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Human Performance Project comes to CV schools

By: Thomas Franz | C&G Newspapers | Published September 30, 2015

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MACOMB TOWNSHIP— “Accept what you signed up for.” That was the key message delivered by John Underwood, the founder of the Human Performance Project, to student-athletes from Chippewa Valley schools the week of Sept. 22.


Underwood previously visited the district in 2010, and his return trip focused on the effects of drug and alcohol use on athletes, along with diet and sleeping patterns.


Underwood has been speaking and working with groups for 16 years, and his organization, the Human Performance Project, works with professional, college and Olympic sports teams, the Air Force and Navy SEALS, among others.


Previously, Underwood was a track and field athlete at the University of Oregon, and studied human performance in Finland before returning to work in Lake Placid as a coach to U.S. Olympic athletes.


Underwood stated several times the influence his coaches had on him as an athlete, and his desire to not disappoint them.


“I would’ve given everything I had and more because they were trying to help me do something special with my life,” Underwood said. “I cared most about being an athlete when I was young. I didn’t drink a beer until I was 27 years old.”


Underwood said that he typically uses his work experience with the SEALS as an example to younger athletes of the difference between being truly dedicated to a sport.


“Working on the Navy SEALS project was the best example of that. If athletes applied that level of focus, they’d freak themselves out with their level of performance,” Underwood said. “Mental, physical and emotional, SEALS can call upon all of it at a moment’s notice. They’re hyper-vigilant humans in every sense of their being. I wish there were more people who could maximize their potential by simply caring more about what they signed up for.”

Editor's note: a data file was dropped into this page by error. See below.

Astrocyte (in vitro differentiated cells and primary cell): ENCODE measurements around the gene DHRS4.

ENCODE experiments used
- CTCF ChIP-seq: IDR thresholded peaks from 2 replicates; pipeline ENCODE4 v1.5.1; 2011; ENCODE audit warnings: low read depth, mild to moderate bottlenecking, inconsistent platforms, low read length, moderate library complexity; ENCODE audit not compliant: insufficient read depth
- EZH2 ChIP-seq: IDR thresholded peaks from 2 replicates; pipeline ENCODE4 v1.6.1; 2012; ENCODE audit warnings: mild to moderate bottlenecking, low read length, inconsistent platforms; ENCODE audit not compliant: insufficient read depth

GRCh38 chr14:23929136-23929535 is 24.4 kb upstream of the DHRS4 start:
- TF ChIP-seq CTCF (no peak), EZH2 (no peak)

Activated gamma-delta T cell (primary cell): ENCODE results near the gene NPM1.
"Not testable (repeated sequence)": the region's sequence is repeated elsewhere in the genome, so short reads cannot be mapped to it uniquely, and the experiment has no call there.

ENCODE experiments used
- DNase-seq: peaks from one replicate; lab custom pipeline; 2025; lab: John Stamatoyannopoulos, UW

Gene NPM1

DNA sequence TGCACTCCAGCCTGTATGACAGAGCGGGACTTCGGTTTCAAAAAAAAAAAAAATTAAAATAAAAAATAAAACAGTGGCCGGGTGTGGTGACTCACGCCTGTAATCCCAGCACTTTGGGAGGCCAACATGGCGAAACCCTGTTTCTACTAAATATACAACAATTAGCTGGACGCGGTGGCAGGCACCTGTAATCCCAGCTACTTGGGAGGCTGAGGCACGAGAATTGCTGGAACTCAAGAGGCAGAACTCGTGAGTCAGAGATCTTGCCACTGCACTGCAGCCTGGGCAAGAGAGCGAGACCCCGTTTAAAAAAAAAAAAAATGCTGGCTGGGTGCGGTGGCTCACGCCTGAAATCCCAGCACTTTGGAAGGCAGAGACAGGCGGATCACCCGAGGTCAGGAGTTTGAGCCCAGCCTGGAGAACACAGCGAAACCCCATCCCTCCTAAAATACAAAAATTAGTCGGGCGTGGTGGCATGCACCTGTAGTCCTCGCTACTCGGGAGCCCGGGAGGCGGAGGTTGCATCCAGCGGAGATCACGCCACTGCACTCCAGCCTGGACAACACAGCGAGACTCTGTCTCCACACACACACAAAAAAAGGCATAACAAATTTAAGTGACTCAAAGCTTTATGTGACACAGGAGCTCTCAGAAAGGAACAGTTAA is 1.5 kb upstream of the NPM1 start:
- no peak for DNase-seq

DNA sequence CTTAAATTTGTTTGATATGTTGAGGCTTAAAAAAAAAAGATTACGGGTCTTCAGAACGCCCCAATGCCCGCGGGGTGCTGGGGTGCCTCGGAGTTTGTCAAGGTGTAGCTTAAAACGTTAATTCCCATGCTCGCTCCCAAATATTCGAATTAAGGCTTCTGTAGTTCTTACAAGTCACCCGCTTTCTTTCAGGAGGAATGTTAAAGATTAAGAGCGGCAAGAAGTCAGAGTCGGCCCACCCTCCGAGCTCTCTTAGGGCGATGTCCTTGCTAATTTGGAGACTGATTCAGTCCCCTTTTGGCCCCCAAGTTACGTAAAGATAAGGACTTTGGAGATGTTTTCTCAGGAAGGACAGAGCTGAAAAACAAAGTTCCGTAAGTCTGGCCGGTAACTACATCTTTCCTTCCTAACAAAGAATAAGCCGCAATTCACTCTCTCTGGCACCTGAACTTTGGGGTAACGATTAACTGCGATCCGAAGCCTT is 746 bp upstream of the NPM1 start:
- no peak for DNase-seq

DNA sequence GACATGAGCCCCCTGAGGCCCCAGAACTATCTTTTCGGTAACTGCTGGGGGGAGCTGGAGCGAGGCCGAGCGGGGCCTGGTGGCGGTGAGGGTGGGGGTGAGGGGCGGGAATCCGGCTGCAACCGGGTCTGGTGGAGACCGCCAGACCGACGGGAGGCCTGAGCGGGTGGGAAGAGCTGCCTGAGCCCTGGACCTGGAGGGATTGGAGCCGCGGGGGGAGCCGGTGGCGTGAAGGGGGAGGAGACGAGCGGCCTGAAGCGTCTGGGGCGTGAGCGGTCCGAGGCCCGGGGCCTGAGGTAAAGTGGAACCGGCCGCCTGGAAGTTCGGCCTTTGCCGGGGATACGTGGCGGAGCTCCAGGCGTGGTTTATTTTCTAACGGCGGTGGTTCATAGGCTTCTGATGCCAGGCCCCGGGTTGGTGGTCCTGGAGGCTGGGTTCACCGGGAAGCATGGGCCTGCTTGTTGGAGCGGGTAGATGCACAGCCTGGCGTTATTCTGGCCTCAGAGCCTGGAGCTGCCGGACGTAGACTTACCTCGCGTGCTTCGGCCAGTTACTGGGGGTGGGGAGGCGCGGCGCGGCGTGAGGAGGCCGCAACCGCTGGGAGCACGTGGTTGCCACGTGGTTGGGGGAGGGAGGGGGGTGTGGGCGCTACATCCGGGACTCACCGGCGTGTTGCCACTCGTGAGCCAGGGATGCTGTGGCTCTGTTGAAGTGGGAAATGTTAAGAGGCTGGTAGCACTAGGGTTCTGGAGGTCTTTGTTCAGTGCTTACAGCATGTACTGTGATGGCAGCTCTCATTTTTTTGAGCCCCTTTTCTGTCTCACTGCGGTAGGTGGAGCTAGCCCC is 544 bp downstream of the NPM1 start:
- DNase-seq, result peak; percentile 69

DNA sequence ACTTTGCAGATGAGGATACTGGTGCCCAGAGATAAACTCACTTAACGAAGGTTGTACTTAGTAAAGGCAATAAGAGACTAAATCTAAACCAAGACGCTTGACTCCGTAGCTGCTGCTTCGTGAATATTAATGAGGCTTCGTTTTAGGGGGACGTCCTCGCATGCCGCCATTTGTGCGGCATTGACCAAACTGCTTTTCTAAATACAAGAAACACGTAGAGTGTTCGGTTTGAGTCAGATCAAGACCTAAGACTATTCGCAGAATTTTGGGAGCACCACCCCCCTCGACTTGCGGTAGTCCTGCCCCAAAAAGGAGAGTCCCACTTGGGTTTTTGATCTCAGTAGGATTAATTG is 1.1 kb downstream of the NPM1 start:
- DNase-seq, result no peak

The Chippewa Valley Coalition for Youth and Families sponsored the visit to help launch a districtwide website to help parents and athletes take the lessons from Underwood’s speeches and put them into practice.


The website will provide facts on sleep and nutrition with scientific information on the effects of alcohol and marijuana. A coach’s manual, information for parents and an athletic code of conduct are also set to be part of the first batch of content for the new website, which is slated to be launched within a month.


“Our athletes are a highly visible group, and a certain level of discipline is expected, and so to focus on the athletes of Chippewa and Dakota, and the middle schools, was very important to us,” said Charlene McGunn, the director of the coalition.


Macomb Dakota Athletic Director Mike Fusco attended the Underwood speeches and said that Dakota and high schools throughout Michigan have already begun implementing policies that reflect the suggestions of Underwood and other researchers.


“The movement in high school athletics to protect the athletes from concussions by limiting contact, the heat and humidity index controls, the concussion protocol we have as part of our program, all of those things are moving in the direction of protecting the athletes, and I think this message, the message John Underwood sent, amplifies that message,” Fusco said.


Fusco added that Dakota coaches have been diligent in sending messages to their student athletes about nutrition and bad decision-making on a daily basis, and the Underwood speech gave an answer as to why they preach those lessons.


“Many of our kids and parents don’t know why we tell them to get eight or 10 hours of sleep. This gives them that information. Many people don’t know why the legal drinking age in Michigan is 21 years old, and it’s because of some of the things John presented today, that your brain is still developing until you’re about 21 years old, and we don’t want people damaging that progress and putting a stop to that progress,” Fusco said.


One of Underwood’s goals for his program, especially for younger athletes, is to create greater involvement in positive decision-making.


“If this program gets running and it’s youth-driven, and you get the right kids involved, all those things go off the cliff and fall out of the picture because you’ll have kids who care enough about what they’re doing that they’ll forego partying for a chance to win state, and that’s not a hard sell,” Underwood said.


For more information on Underwood’s Human Performance Project, visit www.lifeofanathlete.us.

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